democratic societies. Many of these freedoms have been defined in terms of rights within a secular framework that has evolved, via the anthropocentric shift of Enlightenment thought, into an exclusive humanism.
Central to the modern notion of universal human rights is the notion of autonomy: each one is an autonomous participant who must co-operate in ensuring the respect due to them and to others as individuals
possessed of moral autonomy. Each individual must be treated as free to develop in their own way to maximize the needs and desires of ordinary life. Kant circumscribed this autonomous freedom by stating that a person is an end in him or her self and must never
be treated by another as a means. Driven by self-interest and greed I may regard others as a means to happiness or gain, and thus treat them as a thing. Morality demands I transcend this standpoint via the categorical imperative.
Along with autonomy we regard ourselves as disengaged subjects with an ability to objectify the world and to manipulate it to serve our needs and desires, and this gives us a sense of invulnerability.
Another strong component in this modern picture of the self is the avoidance of suffering, which enhances the invulnerability. The outcome is an identity that manifests as a self shielded from anything that might impart a sense of vulnerability, closing off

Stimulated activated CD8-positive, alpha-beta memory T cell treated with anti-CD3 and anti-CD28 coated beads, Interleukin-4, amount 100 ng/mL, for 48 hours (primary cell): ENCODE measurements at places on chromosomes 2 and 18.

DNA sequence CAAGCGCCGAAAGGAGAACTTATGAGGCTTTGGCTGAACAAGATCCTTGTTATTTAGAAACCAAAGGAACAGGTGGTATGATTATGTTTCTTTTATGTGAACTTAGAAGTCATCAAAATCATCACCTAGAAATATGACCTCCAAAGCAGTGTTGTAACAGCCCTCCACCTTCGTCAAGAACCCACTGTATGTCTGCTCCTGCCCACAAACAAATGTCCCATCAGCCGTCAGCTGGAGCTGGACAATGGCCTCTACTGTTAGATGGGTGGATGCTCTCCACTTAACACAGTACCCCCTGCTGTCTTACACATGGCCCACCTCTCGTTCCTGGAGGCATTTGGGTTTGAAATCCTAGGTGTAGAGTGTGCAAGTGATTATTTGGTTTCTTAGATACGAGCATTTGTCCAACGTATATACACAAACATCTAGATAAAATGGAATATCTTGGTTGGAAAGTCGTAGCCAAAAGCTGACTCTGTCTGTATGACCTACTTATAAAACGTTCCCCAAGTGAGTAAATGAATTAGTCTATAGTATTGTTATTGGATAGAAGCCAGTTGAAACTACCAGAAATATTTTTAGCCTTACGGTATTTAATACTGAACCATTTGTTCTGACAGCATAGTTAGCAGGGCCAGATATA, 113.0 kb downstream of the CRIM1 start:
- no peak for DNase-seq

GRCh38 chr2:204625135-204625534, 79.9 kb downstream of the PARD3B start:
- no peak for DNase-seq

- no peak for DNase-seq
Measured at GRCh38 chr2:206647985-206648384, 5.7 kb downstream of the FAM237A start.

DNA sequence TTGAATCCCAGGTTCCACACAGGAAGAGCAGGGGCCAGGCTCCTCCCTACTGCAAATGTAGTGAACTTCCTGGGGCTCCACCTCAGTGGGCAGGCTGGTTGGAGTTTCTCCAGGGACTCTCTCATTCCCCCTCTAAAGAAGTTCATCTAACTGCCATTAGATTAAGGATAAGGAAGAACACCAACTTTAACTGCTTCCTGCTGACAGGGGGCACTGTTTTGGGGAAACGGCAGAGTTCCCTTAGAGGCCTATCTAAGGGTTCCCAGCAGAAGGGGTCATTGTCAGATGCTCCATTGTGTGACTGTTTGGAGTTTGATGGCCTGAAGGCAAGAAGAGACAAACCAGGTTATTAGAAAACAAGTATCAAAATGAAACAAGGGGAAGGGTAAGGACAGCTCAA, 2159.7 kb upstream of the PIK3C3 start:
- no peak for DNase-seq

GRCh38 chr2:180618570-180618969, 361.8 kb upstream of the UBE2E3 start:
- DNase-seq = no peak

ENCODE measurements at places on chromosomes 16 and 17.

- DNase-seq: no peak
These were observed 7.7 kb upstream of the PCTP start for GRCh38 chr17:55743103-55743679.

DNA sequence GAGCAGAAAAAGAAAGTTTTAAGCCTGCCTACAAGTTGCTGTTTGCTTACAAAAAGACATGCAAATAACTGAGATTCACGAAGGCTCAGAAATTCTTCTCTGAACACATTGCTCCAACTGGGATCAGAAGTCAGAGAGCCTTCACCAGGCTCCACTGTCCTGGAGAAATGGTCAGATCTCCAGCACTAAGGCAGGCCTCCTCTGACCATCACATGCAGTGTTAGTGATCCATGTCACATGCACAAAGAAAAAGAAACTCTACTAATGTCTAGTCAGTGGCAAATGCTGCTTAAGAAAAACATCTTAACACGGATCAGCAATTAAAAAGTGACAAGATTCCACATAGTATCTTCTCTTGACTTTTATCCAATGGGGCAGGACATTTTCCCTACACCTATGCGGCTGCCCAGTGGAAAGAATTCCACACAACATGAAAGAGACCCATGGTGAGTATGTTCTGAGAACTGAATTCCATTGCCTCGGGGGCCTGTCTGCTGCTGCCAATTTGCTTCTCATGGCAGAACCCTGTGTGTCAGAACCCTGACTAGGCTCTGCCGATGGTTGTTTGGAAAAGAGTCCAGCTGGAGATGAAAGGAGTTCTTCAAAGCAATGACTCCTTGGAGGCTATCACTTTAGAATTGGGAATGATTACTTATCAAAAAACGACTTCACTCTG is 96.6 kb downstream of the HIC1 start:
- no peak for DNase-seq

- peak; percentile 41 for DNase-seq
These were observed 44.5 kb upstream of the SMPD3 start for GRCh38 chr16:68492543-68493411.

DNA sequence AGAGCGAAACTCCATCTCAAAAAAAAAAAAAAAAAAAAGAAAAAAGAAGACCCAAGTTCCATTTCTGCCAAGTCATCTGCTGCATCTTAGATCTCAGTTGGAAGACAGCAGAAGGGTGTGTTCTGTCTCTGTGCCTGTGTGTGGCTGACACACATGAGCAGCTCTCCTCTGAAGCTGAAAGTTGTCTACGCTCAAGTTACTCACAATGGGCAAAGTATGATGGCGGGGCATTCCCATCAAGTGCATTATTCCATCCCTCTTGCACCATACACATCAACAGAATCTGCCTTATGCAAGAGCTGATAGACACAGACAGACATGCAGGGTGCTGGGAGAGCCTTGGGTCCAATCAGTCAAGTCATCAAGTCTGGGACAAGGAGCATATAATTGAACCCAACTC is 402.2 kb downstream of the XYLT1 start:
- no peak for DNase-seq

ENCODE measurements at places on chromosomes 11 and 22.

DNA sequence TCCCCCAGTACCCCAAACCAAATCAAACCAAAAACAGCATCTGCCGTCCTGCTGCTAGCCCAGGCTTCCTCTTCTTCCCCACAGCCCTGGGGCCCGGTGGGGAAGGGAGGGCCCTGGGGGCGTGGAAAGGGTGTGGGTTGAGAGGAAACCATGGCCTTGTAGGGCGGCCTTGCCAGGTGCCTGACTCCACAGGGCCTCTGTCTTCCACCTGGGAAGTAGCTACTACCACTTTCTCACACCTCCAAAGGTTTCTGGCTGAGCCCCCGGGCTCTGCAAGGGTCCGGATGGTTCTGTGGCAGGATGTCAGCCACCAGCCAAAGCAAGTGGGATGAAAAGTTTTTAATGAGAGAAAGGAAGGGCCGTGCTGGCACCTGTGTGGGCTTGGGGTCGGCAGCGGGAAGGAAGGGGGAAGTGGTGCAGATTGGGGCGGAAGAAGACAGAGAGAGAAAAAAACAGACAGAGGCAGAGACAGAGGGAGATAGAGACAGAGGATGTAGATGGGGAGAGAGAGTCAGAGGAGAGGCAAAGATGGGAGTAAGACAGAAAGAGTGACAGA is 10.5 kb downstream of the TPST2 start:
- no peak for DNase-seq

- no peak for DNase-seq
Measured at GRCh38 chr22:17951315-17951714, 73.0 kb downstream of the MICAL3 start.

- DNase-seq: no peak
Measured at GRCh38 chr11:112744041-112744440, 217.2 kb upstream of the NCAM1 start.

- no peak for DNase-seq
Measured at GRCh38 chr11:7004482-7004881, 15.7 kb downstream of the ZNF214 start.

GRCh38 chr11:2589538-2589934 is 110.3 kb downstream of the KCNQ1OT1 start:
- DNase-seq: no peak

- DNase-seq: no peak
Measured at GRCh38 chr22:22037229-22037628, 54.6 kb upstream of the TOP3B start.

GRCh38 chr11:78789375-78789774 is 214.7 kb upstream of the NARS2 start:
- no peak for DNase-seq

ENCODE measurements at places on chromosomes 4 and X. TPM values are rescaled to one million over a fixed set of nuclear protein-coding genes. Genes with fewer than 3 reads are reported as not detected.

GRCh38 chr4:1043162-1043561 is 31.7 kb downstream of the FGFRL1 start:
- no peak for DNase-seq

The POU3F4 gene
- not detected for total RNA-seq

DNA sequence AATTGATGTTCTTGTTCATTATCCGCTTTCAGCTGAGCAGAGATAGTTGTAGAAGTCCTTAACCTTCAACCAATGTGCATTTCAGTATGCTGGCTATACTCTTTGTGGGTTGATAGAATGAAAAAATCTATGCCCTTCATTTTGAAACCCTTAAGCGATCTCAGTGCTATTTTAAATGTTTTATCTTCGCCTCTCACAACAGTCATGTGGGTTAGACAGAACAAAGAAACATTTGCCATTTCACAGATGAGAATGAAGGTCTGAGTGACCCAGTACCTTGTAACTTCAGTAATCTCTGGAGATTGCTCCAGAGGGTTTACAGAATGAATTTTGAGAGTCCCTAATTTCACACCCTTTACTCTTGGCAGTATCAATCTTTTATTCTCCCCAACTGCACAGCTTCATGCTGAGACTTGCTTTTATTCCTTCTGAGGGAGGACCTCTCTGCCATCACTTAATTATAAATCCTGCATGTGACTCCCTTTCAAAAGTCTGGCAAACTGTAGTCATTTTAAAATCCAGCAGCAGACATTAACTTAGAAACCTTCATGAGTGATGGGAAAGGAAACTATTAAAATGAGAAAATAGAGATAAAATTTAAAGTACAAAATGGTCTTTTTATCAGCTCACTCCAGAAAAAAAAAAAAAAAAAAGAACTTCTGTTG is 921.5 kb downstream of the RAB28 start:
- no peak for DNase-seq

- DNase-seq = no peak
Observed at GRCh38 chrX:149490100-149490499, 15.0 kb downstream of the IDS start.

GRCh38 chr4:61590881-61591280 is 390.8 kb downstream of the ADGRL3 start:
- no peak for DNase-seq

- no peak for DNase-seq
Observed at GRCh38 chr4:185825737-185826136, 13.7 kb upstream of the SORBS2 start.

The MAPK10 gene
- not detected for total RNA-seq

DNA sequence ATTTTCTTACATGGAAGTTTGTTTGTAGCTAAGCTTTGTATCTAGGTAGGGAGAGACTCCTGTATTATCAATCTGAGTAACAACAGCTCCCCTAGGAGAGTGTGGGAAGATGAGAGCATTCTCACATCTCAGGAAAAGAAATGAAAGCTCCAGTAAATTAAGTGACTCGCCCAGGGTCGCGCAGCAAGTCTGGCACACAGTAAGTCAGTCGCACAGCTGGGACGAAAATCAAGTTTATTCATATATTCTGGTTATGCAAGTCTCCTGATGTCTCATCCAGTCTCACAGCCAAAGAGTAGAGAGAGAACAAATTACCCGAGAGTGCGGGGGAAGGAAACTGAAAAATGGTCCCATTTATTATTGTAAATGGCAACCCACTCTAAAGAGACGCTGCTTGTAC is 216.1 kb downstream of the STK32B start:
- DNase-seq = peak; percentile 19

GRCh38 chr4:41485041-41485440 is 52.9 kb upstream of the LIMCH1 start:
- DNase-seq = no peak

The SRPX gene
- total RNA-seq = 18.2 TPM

a sensitivity or porosity to sentient realms of being in the natural world or as emotional or sentient empathy with others.
Paradoxically the centuries
of struggle to extend this autonomy in all these different realms has resulted in the cultural re-shaping of the self with clearly defined boundaries between inner and outer, the natural world and the human world, the scientific world and the existential world,
so that while outwardly we experience our freedom in new more liberated ways, at the same time inwardly we are prey to new and often crippling anxieties and neuroses that limit our sense of inner freedom. In some curious way it has been easier to fight for
freedom than to live unconditionally free in the sense of being emancipated from inner conflict. This condition arises because the fundamental problem as conceived by the ego is paradoxically always the underlying felt lack of
In a world filled with so many distractions we rarely give attention to or focus our awareness on this sense of lack we register within